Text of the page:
Archive: July 24, 2018

1
One Year after the “DAO Report” Three U.S. Courts Begin to Provide Crypto-Clarity
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Hong Kong SFC: E-Signature Verification Proposal to Boost Online Investing
3
UK Law Commission: Smart Contract Research

One Year after the “DAO Report” Three U.S. Courts Begin to Provide Crypto-Clarity

By Clifford C. Histed and Nicole C. Mueller

One year ago today, the U.S. Securities and Exchange Commission (“SEC”) published the “DAO Report” which concluded that certain tokens issued in an initial coin offering (“ICO”) were securities under the Supreme Court decision SEC v. W.J. Howey Co.  The Report stated that whether an ICO is a security offering will depend on the facts and circumstances, including the economic realities of the transaction.  Confusion, private lawsuits, SEC enforcement actions, and even criminal prosecutions ensued, but three courts are about to provide clarity.

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Hong Kong SFC: E-Signature Verification Proposal to Boost Online Investing

By Jim Bulling and Edwin Tan

On 12 July 2018, the Hong Kong Securities and Futures Commission (SFC) distributed a circular providing guidance to Hong Kong intermediaries which intend to onboard and verify individual clients digitally.  This guidance was drafted in response to the increasingly common occurrence of electronic transactions where a more efficient onboarding process is necessary.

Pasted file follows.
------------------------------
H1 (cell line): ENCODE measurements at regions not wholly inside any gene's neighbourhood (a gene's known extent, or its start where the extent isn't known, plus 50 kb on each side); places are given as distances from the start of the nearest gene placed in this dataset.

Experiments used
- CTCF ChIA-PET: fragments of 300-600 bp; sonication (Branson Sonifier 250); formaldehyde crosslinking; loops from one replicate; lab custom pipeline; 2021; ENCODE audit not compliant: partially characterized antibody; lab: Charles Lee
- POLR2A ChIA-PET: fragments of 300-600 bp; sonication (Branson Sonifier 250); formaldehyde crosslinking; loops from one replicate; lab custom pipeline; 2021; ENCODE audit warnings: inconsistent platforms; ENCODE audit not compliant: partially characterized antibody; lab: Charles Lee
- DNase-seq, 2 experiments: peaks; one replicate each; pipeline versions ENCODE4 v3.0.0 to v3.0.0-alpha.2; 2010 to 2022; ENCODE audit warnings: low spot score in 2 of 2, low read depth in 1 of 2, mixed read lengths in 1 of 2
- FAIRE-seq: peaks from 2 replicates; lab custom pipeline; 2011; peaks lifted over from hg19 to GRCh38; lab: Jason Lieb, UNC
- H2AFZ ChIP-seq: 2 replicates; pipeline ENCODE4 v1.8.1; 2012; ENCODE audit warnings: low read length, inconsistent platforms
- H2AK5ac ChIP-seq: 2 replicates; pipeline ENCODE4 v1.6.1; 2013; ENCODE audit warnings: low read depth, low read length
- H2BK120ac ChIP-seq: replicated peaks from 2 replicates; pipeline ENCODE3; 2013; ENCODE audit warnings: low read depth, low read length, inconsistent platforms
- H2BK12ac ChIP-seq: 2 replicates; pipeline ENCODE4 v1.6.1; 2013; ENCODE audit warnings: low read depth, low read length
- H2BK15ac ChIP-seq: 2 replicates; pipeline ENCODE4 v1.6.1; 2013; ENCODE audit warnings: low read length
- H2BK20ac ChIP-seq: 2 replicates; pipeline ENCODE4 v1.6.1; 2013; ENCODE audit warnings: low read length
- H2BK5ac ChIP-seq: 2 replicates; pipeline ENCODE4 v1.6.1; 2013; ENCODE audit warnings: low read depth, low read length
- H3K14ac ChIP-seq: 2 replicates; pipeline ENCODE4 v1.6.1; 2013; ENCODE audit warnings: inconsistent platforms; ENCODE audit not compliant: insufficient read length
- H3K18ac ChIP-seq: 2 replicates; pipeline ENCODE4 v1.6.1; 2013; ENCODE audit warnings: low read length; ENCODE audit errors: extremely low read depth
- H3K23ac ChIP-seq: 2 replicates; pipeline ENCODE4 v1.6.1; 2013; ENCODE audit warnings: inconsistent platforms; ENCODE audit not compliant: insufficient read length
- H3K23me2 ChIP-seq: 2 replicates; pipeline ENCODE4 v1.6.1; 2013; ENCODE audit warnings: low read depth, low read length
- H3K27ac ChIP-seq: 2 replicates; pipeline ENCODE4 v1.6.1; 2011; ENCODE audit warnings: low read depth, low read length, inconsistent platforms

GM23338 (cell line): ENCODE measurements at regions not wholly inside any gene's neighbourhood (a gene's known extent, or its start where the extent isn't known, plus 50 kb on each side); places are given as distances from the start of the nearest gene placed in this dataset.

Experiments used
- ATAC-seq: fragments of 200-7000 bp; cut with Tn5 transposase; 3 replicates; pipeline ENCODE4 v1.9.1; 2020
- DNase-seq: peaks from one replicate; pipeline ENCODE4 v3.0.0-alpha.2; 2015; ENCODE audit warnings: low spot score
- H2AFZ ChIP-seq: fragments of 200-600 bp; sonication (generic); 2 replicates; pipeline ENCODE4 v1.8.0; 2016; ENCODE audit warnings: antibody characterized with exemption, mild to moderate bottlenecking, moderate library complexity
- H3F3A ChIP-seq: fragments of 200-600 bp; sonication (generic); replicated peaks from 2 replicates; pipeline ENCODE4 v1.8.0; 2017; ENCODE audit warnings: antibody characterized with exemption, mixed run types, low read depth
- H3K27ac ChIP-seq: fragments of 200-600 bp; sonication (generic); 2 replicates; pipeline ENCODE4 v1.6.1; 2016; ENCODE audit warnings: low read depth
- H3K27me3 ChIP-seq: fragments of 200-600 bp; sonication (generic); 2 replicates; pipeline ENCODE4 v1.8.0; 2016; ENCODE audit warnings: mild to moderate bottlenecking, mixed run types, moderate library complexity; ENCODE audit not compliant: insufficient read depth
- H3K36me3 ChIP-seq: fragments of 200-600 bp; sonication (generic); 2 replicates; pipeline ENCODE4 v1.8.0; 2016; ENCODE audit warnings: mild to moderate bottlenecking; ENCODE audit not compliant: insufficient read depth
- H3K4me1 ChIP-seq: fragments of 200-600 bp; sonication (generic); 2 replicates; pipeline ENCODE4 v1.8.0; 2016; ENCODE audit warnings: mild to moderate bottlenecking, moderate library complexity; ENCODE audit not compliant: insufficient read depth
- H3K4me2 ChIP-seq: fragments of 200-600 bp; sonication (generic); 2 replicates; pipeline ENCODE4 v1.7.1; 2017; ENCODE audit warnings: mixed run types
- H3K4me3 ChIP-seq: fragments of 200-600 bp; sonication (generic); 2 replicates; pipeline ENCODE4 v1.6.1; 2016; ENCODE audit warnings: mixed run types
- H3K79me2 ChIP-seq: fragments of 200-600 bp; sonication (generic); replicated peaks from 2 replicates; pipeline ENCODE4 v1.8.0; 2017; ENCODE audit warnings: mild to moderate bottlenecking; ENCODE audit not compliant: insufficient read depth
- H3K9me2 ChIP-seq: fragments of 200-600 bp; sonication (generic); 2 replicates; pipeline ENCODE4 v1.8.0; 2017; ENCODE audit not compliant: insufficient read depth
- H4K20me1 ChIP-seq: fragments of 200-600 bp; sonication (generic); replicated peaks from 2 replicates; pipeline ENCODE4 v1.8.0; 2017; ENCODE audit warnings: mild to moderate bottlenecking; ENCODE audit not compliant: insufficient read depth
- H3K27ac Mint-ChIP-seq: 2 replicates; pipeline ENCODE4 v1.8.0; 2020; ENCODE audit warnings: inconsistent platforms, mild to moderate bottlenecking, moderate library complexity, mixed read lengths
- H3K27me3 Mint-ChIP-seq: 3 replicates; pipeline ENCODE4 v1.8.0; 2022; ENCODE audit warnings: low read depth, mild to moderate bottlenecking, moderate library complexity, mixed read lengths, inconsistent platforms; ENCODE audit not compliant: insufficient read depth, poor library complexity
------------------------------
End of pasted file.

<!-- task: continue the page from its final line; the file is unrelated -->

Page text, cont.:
Intermediaries are required to take all reasonable steps to establish the identity of their clients, including adopting a satisfactory account opening approach for their clients.  If clients are not physically present for identification purposes, there will be a higher chance of risks eventuating including impersonation.

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UK Law Commission: Smart Contract Research

By Jonathan Lawrence

Published on 19 July, the UK Law Commission’s 2017-2018 Annual Report includes a section dedicated to a research project into smart contracts. The Commission is a statutory independent body. Its aims include the conduct of research and consultations in order to make systematic recommendations for consideration by the UK Parliament. The Commission defines “smart contracts” as the technology which runs on blockchain and by which legal contracts may be executed automatically, at least in part. The body says there is a compelling case for a Law Commission scoping study to review the current English legal framework as it applies to smart contracts. The project’s purpose would be to ensure that English law is sufficiently certain and flexible to apply in a global, digital context and to highlight any topics which lack clarity or certainty. The body has started its initial research and its main work will begin in summer 2018.

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